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Jingle Bell Rocks!

Oscilloscope Laboratories // Unrated // December 9, 2014
List Price: $19.99 [Buy now and save at Oscilloscope]

Review by Tyler Foster | posted January 1, 2015 | E-mail the Author
The holidays signal many things: families reuniting, plenty of heavy meals, and of course, an-ever increasing emphasis on shopping. Underneath all of it (or, depending on your tolerance level, obnoxiously underlining it) is Christmas music, which is now mandated to begin playing at malls and grocery stores across America at 12:01 on November 1st. However, for some people, Christmas music isn't seasonal, but a year-round obsession, and one of them, Mitchell Kezin, decided to give his obscure hobby a spotlight with a documentary. Jingle Bell Rocks! follows Kezin as he goes around the country, speaking to musicians and other collectors about Christmas music, both to try and dig a little deeper into the music or help them spotlight their favorite oddball cuts, as well as attempt to dig into his own love of this particular, fascinating subgenre of music.

In terms of personal discovery, Kezin is well aware of the two songs that really inspired his love for Christmas music and pushed him into collecting it, both of them melancholy. The former is Nat King Cole's "The Little Boy That Santa Claus Forgot," a tragic tune about a good kid who accidentally gets passed over by the big guy when it comes to presents. The other is "Blue Xmas" by Bob Dorough and Miles Davis, scoffing at the increasing commercialization of the season. In many ways, he's the most open of his interview subjects, freely admitting that the former hit him hard due to his father's frequent absence around the holidays when he was a young child, a disappointment that would later curdle into the desire to hear something like the latter.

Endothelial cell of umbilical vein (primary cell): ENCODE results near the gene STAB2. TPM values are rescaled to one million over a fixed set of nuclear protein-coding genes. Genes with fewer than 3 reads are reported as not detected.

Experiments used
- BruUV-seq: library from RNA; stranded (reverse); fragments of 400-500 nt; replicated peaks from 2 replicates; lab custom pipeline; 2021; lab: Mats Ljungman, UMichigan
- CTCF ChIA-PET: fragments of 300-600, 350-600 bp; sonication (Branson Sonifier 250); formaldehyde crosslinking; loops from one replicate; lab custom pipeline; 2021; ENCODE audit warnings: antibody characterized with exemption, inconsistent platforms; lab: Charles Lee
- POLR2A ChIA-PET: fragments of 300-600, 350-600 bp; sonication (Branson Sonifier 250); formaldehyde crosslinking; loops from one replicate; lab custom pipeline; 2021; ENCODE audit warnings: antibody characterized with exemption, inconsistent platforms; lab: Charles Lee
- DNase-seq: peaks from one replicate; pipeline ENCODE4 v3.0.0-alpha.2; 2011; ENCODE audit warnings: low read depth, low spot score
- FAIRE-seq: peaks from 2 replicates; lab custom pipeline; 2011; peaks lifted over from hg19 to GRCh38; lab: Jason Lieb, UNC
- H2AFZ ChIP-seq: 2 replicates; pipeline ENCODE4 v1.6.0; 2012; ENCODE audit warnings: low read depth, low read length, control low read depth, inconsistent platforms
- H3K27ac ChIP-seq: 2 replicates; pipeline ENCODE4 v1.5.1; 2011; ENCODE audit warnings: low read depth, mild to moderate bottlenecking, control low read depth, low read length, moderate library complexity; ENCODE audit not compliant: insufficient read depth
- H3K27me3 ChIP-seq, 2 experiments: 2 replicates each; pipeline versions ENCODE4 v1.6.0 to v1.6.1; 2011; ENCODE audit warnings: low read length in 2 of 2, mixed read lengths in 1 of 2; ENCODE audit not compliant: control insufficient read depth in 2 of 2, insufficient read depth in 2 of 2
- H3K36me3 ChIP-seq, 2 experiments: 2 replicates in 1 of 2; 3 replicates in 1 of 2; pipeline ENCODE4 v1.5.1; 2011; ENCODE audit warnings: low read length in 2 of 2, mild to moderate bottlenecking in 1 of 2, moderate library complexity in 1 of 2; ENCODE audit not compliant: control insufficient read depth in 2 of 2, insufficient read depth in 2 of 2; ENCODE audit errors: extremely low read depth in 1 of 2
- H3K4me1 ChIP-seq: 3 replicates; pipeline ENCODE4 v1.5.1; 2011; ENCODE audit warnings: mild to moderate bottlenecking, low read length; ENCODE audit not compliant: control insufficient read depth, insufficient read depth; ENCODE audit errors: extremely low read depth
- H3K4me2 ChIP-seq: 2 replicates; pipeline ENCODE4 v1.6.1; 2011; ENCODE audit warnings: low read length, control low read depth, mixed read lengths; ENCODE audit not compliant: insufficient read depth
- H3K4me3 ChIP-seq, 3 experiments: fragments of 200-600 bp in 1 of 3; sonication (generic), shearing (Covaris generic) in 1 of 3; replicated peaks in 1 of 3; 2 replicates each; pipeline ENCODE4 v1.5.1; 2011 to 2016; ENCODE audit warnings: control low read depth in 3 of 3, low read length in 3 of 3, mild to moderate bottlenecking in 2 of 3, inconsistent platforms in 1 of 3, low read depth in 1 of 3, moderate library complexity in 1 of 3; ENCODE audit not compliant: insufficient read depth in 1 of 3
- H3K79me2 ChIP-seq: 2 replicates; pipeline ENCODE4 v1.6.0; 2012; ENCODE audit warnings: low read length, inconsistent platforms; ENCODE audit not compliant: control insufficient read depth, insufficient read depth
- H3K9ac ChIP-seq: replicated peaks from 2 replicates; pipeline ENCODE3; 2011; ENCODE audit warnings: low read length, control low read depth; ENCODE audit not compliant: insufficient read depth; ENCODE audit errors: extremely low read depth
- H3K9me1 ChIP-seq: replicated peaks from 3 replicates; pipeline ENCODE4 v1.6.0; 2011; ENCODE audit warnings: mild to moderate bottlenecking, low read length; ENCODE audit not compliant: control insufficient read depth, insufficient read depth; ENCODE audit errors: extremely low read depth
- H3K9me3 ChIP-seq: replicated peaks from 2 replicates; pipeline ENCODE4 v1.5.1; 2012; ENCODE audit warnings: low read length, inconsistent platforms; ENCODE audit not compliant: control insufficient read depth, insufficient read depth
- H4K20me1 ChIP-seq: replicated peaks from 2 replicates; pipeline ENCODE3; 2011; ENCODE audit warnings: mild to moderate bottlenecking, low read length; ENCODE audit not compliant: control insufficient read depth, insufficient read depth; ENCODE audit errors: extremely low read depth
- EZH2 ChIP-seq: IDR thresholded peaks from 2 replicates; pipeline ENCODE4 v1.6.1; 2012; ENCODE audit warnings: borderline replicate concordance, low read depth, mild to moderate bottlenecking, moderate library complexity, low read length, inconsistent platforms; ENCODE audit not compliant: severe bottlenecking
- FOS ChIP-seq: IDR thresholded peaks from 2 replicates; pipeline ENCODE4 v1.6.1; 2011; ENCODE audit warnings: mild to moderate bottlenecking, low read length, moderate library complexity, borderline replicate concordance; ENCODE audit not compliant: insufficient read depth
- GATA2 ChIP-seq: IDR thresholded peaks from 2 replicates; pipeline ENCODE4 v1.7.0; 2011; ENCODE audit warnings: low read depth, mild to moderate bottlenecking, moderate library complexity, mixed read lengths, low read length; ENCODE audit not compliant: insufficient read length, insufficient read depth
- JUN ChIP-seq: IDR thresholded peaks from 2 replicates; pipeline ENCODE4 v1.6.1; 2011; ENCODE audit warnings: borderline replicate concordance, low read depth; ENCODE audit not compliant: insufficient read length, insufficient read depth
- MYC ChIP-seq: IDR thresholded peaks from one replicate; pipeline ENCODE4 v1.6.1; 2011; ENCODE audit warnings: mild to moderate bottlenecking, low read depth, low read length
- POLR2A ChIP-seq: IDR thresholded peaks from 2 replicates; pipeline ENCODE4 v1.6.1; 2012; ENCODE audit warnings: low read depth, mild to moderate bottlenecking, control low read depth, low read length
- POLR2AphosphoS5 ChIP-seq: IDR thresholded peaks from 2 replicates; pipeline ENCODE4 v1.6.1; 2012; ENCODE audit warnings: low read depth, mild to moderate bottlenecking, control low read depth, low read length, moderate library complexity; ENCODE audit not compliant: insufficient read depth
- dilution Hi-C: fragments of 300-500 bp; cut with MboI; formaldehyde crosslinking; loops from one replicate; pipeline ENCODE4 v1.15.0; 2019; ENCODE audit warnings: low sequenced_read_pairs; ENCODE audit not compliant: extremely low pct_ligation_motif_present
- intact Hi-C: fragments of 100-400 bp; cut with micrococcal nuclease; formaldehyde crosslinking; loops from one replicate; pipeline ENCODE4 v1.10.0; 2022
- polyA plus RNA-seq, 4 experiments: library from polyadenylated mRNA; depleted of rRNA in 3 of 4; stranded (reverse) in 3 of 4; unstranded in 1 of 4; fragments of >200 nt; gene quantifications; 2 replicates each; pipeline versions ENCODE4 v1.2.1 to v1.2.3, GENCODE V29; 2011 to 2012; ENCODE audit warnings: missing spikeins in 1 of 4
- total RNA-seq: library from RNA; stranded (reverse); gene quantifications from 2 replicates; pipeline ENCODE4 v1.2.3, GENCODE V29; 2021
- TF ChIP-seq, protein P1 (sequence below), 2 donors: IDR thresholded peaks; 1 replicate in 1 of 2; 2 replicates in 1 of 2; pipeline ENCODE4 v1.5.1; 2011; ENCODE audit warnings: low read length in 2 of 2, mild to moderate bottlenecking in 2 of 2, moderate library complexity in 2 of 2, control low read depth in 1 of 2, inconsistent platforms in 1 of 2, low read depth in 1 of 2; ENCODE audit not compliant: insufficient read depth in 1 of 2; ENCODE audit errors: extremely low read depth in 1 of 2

Although his candidness is commendable, it also raises a simple question: if the source of his obsession isn't what it is he wants to figure out, what exactly is he looking for in making the movie? The Flaming Lips' Wayne Coyne astutely points out the link between Christmas music and Christmas memories, generating a cycle that motivates artists to create Christmas tracks, so the appeal of making a seasonal song isn't really up for debate either. Kezin crafts yearly Christmas compilations and sends them out, and for awhile the film also lingers on the idea that the movie might be about Kezin having Cole's song rerecorded for his newest mix. Alternatively, it could be about Kezin recovering some of his Christmas spirit, seeing through the cynicism of the holidays. There is a delightful montage of him providing each of his subjects with a musical gift, an earnest and heartwarming bit of generosity, but it feels more like an epilogue rather than the film's backbone.